I have something a little different for you today, folks. With Halloween coming up, a lot of horror-oriented science fiction films will be screened so that we can be spooked and scared on that creepiest of nights. But what if those films contained prejudices? Stereotypes? Unfair representations? Would it change the way you look at these films?
It just might. And with me today is someone who wants to fight against those stereotypes. Sir, please tell the folks at home who you are.
A: I am Dr. Hermann von Gliebstein, public relations director for the International Society of Mad Scientists. I’m also occasionally the despot of Gjirokastër, which incorrect maps will tell you is an Albanian province.
Q: Just occasionally?
A: It depends on whether my terrifying army of laser-wielding robot giraffes is functional or not. They’re notoriously finicky.
Q: I see. Why giraffes?
A: Quite obviously because robot monkeys were already taken. But this is not about me. It’s about mad scientists in general.
Q: Quite right. Now, tell us what your problem is with movies that have mad scientists in them.
A: I think it’s simple, don’t you? Have you ever seen a positive portrayal of a mad scientist in a movie? You have not. Because they don’t exist. It’s always mad scientist creates horrible monster, mad scientist raises the undead, mad scientist unleashes plague upon mankind, everyone dies, blah blah blah. It’s awful.
Q: Give an example.
A: Well, here’s an easy one: Re-Animator . Here’s the story of a brilliant young medical researcher, Herbert West, who does what? Learns to thwart death. With science. And isn’t that the goal of all medical science? Sure, he’s fervent about his work, and arrogant, but if you learned how to reanimate dead tissue, wouldn’t you be a little arrogant? But instead of portraying West as the Nobel Prize-winning character he will certainly be, he’s this creepy little bug-eyed dude skulking around in a basement. And that’s just wrong.
Q: To be fair, the things he brings back to life turn out to be evil flesh-rending zombies.
A: I’m not saying the science was perfect. But that’s no reason to paint him as mad right from the start. That’s Hollywood for you. And even if the scientist is not mad from the start, they often become mad during the course of the film.
A: Like in The Fly . Seth Brundle starts off smart and eccentric, but by the end he’s crashing through walls, kidnapping people and vomiting acid. That’s just not fair.
Q: Well, he was turning into a fly at the time he did all that.
A: Don’t try to excuse the filmmakers, man. Have you ever turned into a fly? I have. I hardly vomited acid on anyone. So I know that film has got it completely wrong. Hollow Man is another example: Scientist starts off as nothing more than arrogant, and eventually turns into a murdering psychotic molester. Just because he becomes invisible? As if.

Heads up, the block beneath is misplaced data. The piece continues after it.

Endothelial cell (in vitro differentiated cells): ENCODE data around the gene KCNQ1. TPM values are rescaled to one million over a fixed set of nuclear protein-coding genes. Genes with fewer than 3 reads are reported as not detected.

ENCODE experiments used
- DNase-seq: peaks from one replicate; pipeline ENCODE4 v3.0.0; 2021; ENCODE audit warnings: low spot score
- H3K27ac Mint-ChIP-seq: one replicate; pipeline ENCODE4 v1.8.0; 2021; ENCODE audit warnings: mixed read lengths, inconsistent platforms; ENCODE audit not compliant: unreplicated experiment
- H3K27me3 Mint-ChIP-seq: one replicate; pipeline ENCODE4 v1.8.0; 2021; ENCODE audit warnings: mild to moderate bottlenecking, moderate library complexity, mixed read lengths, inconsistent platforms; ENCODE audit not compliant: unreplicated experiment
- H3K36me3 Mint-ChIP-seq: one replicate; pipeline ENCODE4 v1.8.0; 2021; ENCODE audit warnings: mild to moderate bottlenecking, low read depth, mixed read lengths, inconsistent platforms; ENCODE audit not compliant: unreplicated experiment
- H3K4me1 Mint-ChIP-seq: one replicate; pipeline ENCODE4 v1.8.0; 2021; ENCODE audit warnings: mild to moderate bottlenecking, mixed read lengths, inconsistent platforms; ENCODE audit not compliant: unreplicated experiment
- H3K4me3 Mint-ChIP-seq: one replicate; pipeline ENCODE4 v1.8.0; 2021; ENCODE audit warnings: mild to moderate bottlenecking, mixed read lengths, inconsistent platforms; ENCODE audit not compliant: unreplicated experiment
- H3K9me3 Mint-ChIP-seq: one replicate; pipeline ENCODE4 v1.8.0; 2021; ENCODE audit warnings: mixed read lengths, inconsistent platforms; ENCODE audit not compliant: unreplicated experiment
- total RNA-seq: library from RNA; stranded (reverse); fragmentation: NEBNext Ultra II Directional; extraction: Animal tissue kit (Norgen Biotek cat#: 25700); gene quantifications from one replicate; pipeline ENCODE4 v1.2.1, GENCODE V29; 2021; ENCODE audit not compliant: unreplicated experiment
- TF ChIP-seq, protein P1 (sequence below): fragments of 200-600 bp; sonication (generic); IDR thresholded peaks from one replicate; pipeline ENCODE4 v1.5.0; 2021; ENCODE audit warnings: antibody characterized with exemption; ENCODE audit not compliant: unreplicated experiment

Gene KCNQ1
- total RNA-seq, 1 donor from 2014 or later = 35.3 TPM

Q: Perhaps they were trying to make a larger statement. You know, like invisibility is a metaphor for lack of responsibility, and that lack corrupts judgment.
A: Oh, please. Have you seen Hollow Man? Suggesting it has metaphor is a little much, don’t you think? And again, it just doesn’t track with reality. I know scientists who have worked with invisibility. They haven’t gone nuts.
Q: So you know real invisible men?
A: Of course. There’s one in this room right now.
Q: That explains all that mysterious poking.
A: Dieter! Stop that!
(Disembodied Voice): Sorry.
A: My apologies.
Q: It’s all right. What about when mad scientists are played for laughs? Isn’t that a positive portrayal of a sort?
A: I don’t know what you mean.
Q: Well, like in Young Frankenstein . Gene Wilder’s Dr. Frederick Frankenstein is a hoot.
A: He most certainly is not. That role an affront to scientists, evil or otherwise. It’s the Jar Jar Binks of mad scientist roles. There’s so much wrong with it it’s hard to talk about it without getting worked up.
Q: I apologize.
A: It’s all right. I’ll just take it out on the Gjirokastër villagers later. After I fix the giraffes.
Q: Well, but, see. Isn’t that just the problem? I know you mad scientists are upset that you’re portrayed in movies as erratic, evil characters using unethical tactics to achieve your goals, but, in fact isn’t that what you are?
A: I’m not following you.
Q: Take you, sir. Using your laser-wielding robot giraffe army to subjugate a province of Albania. Doesn’t that seem, well, a little extreme? And what separates you morally from, say, the character of Syndrome in The Incredibles, who uses science to get back at, and even kill, the people he felt snubbed him as a boy? Isn’t the portrayal of mad scientists in movies, in fact, totally accurate?
A: You wouldn’t be saying that if I had a laser-wielding robot giraffe here now.
Q: Possibly not. But I’m saying that now.
(Disembodied Voice): Actually, I brought a laser-wielding robot giraffe with me. It’s in the room. Just, you know, invisible.
A: Excellent! Fire, Dieter! Fire!
(Disembodied Voice): All right.
Q: Wow. Of all the people I expected your invisble laser-wielding robot giraffe to vaporize, Dr. Hermann von Gliebstein was not one of them.
(Disembodied Voice): Well, see. My parents live in Gjirokastër.
Q: Thank you for saving my life.
(Disembodied Voice): You’re welcome.
Q: Now please stop poking me.
(Disembodied Voice): Sorry.
Winner of the Hugo Award and the John W. Campbell Award for Best New Writer, John Scalzi is the author of The Rough Guide to Sci-Fi Movies and the novels Old Man’s War and Zoe’s Tale. He’s also the editor of METAtropolis, an audiobook anthology that debuts this week on Audible.com. His column appears every Thursday.